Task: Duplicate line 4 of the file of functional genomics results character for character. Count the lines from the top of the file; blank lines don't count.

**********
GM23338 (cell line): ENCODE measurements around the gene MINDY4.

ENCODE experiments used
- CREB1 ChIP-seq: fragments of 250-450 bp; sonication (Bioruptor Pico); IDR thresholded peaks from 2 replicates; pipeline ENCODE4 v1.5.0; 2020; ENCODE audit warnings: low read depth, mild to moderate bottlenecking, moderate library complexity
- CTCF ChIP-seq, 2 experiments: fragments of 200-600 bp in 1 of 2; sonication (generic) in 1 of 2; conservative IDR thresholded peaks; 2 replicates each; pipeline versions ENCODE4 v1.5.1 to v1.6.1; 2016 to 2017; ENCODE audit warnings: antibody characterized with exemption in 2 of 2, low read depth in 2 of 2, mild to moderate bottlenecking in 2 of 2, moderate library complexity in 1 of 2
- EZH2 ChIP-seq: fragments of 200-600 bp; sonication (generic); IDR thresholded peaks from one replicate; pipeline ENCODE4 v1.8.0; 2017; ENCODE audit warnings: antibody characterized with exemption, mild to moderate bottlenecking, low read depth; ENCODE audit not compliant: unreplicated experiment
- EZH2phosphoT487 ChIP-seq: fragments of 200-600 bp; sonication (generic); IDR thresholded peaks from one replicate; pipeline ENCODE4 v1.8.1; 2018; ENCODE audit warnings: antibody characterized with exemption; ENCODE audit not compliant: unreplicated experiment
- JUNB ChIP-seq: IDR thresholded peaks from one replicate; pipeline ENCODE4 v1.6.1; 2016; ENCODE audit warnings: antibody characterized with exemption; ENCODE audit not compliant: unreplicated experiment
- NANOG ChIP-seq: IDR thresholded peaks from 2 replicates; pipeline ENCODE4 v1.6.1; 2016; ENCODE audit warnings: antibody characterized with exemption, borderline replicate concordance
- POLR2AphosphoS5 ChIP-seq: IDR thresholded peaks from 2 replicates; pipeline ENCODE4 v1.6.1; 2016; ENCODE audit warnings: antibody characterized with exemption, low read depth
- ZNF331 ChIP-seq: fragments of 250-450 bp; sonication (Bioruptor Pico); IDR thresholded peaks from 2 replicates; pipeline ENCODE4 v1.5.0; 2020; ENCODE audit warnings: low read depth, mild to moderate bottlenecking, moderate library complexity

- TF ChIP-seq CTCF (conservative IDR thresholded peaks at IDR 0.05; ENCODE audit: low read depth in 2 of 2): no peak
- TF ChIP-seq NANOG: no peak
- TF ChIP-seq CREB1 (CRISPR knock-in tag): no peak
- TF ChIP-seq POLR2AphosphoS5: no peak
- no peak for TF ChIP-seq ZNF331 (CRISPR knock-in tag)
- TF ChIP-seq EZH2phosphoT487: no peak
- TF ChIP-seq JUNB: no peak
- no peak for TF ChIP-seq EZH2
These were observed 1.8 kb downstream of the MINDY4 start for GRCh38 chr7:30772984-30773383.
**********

- CTCF ChIP-seq, 2 experiments: fragments of 200-600 bp in 1 of 2; sonication (generic) in 1 of 2; conservative IDR thresholded peaks; 2 replicates each; pipeline versions ENCODE4 v1.5.1 to v1.6.1; 2016 to 2017; ENCODE audit warnings: antibody characterized with exemption in 2 of 2, low read depth in 2 of 2, mild to moderate bottlenecking in 2 of 2, moderate library complexity in 1 of 2